Personal Finance: What's the price of happiness for Tiger Woods?

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By Michelle Singletary
Thursday, December 3, 2009; 10:34 AM

Since Tiger Woods is a highly paid pitchman who encourages us to buy products based on who he is and what he stands for, are we out of line to question his personal behavior?

That's the Color of Money question of the week.

Why even ask that question in context of a personal finance newsletter, you might ask? Well, as a celebrity he gets paid mightily to sell us stuff.

Corporations have banked on the notion that we admire Tiger, and, until now, the golfer has done a great job of selling us on his good-looking, squeaky-clean, model athlete image. But that may soon change. Woods was in a one-car accident just after 2:00am last Friday and rumors have surfaced that he has cheated on his wife.

For example, one reader participating in a Post online chat yesterday pointed out that the tag line for consulting firm Accenture is "Go on. Be a Tiger."

The chat centered on how the negative media attention and Woods' admission of "transgressions" would effect his endorsement deals. Jason Maloni, vice president and head of the Sports and Entertainment subpractice with Levick Strategic Communications, led the discussion.

Maloni's response: "All smart advertising folks are able to change messages in minutes and pull or adjust ad buys as needed. I expect you'll see some modifications in the coming days if this matter remains in the news."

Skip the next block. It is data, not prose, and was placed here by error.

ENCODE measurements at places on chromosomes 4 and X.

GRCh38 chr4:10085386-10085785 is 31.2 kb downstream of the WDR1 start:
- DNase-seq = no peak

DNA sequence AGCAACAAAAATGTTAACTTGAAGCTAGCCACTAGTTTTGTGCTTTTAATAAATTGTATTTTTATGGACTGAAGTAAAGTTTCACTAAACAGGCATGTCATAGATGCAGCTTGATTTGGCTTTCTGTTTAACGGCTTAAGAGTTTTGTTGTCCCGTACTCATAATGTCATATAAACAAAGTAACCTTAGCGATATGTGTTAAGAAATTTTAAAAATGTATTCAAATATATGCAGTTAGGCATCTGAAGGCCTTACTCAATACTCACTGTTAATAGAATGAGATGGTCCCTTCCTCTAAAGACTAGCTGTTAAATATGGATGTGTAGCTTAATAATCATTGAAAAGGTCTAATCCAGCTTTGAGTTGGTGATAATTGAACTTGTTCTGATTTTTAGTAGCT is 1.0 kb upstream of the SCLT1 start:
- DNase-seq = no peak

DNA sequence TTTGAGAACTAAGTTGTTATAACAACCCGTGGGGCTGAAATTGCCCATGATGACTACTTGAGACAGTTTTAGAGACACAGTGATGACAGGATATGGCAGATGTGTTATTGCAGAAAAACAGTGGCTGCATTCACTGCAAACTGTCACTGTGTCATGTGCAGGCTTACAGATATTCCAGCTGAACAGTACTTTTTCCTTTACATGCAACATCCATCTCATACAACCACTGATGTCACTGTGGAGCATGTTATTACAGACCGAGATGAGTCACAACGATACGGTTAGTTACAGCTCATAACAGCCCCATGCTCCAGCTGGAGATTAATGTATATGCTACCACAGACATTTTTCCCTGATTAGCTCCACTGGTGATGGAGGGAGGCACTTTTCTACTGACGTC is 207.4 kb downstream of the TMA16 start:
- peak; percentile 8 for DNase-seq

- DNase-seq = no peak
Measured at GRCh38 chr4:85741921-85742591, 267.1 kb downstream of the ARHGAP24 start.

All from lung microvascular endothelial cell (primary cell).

So what might Accenture say now? "Go on. Be a Tiger. But only the one you see on the golf course."

I don't think so. No, the companies will continue to pimp Tiger as is.

The athlete himself is suggesting we should separate the Tiger at home from the Tiger on the golf course. He is outraged at the attention to his private life. In a statement, he said: "Although I am a well-known person and have made my career as a professional athlete, I have been dismayed to realize the full extent of what tabloid scrutiny really means."

He's right that we don't have a right to pry into his or anyone's personal life. But celebrities willingly put themselves out there for our entertainment and their financial enrichment. The truth is, Tiger could have just played golf and would have still been a multi-millionaire off his tournament winnings alone. Instead, he chose to leverage his celebrity status for even more money.

So, we talk about his situation because he put himself out there. I don't think we should pretend our interest is more highfaluting than that. It's not like we seriously assess Nike products based on Tiger's character.

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© 2009 The Washington Post Company

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